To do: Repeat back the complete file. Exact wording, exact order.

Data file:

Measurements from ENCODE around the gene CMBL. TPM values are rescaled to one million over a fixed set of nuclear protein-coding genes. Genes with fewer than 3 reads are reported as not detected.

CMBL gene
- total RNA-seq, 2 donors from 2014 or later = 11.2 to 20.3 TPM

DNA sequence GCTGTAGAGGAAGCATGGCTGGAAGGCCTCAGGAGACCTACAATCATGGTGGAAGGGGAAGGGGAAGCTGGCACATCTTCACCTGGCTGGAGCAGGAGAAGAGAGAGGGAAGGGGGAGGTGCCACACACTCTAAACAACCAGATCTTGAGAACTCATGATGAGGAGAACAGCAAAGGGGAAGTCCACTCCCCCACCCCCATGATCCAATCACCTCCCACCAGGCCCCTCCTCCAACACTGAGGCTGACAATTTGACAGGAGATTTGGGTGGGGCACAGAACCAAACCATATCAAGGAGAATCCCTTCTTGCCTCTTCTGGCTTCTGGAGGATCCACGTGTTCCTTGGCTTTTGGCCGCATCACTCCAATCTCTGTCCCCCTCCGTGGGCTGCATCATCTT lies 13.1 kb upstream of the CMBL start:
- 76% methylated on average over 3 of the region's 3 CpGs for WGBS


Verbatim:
Measurements from ENCODE around the gene CMBL. TPM values are rescaled to one million over a fixed set of nuclear protein-coding genes. Genes with fewer than 3 reads are reported as not detected.

CMBL gene
- total RNA-seq, 2 donors from 2014 or later = 11.2 to 20.3 TPM

DNA sequence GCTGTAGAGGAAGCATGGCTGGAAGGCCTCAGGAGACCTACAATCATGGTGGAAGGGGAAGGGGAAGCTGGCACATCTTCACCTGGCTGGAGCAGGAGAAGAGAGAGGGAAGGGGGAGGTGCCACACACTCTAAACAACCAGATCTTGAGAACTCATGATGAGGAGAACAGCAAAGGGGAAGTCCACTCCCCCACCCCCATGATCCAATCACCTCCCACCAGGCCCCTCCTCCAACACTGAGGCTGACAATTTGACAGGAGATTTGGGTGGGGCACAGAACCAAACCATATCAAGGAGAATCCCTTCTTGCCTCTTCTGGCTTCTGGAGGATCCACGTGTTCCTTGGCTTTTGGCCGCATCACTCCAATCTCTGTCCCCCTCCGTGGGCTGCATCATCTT lies 13.1 kb upstream of the CMBL start:
- 76% methylated on average over 3 of the region's 3 CpGs for WGBS